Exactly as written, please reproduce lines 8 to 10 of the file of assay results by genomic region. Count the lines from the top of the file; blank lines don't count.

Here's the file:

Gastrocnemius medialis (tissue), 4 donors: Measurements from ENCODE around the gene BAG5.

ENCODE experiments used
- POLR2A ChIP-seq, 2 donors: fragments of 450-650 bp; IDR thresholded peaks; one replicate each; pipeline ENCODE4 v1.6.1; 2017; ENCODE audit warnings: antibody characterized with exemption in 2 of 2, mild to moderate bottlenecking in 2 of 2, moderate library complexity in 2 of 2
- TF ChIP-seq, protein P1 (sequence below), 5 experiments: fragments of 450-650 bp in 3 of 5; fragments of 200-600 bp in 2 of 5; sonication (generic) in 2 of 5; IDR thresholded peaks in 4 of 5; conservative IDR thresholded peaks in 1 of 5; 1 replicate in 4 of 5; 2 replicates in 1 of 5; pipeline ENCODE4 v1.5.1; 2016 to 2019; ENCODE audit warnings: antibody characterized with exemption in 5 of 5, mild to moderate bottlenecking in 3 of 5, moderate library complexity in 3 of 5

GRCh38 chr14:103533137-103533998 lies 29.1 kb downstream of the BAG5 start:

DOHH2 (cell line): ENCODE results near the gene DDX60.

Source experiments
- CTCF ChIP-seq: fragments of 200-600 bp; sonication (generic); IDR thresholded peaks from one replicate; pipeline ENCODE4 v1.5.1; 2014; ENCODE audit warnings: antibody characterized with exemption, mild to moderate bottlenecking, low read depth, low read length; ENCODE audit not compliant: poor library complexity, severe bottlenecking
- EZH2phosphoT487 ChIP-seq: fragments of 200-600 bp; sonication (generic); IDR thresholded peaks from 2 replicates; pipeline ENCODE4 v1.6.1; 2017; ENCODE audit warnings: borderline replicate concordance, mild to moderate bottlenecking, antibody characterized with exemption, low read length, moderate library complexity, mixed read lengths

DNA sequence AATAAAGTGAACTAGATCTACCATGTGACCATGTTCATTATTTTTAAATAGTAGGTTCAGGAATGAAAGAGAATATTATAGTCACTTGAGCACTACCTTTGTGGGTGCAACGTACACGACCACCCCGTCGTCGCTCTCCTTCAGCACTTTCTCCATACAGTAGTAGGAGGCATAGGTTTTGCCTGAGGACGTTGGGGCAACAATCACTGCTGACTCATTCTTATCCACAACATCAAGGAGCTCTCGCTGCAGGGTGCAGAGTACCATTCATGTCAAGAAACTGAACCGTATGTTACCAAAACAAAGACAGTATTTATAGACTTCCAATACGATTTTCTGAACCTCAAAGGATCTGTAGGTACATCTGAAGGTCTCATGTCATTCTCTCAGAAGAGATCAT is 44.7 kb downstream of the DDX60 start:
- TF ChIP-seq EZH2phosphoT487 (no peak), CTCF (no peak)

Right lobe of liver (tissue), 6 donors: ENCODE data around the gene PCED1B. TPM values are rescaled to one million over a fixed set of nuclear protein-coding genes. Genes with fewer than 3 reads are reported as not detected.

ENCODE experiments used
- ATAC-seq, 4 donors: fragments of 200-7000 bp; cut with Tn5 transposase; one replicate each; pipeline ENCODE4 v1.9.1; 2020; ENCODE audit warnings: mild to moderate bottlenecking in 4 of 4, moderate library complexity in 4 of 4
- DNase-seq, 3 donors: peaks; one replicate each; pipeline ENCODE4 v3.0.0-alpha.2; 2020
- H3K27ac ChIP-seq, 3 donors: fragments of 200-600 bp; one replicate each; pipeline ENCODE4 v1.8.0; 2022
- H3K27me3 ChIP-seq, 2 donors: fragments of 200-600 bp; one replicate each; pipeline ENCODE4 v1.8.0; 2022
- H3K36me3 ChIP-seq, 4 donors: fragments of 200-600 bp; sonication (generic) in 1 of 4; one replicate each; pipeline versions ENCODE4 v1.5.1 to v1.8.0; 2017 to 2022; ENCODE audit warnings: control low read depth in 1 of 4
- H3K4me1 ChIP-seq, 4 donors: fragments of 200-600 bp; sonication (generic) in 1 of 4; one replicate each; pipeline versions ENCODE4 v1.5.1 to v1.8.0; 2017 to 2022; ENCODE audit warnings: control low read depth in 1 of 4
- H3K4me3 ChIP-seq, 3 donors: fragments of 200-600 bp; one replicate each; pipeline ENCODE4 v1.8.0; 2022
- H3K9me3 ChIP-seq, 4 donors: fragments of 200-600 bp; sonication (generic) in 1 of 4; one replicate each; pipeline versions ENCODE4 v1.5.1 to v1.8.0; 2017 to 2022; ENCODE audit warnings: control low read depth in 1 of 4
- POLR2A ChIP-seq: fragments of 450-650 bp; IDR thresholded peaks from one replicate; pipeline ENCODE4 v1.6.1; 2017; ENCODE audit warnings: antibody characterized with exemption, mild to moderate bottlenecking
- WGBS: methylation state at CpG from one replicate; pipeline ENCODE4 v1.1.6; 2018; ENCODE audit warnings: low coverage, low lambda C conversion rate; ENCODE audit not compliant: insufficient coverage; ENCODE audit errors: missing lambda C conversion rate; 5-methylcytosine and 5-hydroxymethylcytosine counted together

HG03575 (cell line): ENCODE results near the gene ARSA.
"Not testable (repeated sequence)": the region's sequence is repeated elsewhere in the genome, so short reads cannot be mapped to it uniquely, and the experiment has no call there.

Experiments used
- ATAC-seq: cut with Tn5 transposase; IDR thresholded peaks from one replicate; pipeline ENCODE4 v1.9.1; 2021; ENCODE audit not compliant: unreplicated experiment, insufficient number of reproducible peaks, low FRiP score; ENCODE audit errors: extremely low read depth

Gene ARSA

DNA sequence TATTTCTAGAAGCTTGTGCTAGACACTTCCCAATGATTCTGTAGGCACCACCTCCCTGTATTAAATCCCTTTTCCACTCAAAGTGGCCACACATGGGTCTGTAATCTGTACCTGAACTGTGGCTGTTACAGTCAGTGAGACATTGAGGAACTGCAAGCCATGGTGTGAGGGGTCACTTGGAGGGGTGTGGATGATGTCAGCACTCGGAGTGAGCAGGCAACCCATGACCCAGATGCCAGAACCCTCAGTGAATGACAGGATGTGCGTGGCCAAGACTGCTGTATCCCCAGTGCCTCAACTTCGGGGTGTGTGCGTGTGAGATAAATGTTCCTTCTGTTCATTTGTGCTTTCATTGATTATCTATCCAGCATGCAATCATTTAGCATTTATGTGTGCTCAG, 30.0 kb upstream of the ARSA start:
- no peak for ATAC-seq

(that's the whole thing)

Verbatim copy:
- CTCF ChIP-seq: fragments of 200-600 bp; sonication (generic); IDR thresholded peaks from one replicate; pipeline ENCODE4 v1.5.1; 2014; ENCODE audit warnings: antibody characterized with exemption, mild to moderate bottlenecking, low read depth, low read length; ENCODE audit not compliant: poor library complexity, severe bottlenecking
- EZH2phosphoT487 ChIP-seq: fragments of 200-600 bp; sonication (generic); IDR thresholded peaks from 2 replicates; pipeline ENCODE4 v1.6.1; 2017; ENCODE audit warnings: borderline replicate concordance, mild to moderate bottlenecking, antibody characterized with exemption, low read length, moderate library complexity, mixed read lengths

DNA sequence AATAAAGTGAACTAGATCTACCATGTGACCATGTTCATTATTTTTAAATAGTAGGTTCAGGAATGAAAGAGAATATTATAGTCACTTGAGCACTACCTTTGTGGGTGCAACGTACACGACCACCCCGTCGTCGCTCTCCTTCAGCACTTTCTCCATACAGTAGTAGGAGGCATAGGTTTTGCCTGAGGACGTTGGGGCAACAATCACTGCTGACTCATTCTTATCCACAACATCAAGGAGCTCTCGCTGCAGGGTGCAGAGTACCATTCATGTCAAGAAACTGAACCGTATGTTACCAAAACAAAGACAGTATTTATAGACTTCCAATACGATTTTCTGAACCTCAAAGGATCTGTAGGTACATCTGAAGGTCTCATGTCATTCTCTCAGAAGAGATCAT is 44.7 kb downstream of the DDX60 start: